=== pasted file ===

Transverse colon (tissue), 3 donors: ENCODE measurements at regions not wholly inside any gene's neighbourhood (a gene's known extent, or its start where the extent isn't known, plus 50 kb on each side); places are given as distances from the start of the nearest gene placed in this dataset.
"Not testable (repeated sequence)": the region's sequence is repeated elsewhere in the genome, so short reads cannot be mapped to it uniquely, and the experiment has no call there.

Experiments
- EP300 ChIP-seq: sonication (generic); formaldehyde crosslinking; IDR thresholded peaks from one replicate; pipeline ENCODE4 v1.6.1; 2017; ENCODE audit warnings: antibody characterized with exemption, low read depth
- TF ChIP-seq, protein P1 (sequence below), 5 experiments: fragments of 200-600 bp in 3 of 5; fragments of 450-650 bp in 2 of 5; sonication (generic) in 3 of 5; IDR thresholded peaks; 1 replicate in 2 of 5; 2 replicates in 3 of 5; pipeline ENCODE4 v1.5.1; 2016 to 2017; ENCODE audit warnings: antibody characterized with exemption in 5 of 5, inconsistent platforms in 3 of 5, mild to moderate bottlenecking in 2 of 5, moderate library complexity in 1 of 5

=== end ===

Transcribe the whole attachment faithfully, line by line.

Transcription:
Transverse colon (tissue), 3 donors: ENCODE measurements at regions not wholly inside any gene's neighbourhood (a gene's known extent, or its start where the extent isn't known, plus 50 kb on each side); places are given as distances from the start of the nearest gene placed in this dataset.
"Not testable (repeated sequence)": the region's sequence is repeated elsewhere in the genome, so short reads cannot be mapped to it uniquely, and the experiment has no call there.

Experiments
- EP300 ChIP-seq: sonication (generic); formaldehyde crosslinking; IDR thresholded peaks from one replicate; pipeline ENCODE4 v1.6.1; 2017; ENCODE audit warnings: antibody characterized with exemption, low read depth
- TF ChIP-seq, protein P1 (sequence below), 5 experiments: fragments of 200-600 bp in 3 of 5; fragments of 450-650 bp in 2 of 5; sonication (generic) in 3 of 5; IDR thresholded peaks; 1 replicate in 2 of 5; 2 replicates in 3 of 5; pipeline ENCODE4 v1.5.1; 2016 to 2017; ENCODE audit warnings: antibody characterized with exemption in 5 of 5, inconsistent platforms in 3 of 5, mild to moderate bottlenecking in 2 of 5, moderate library complexity in 1 of 5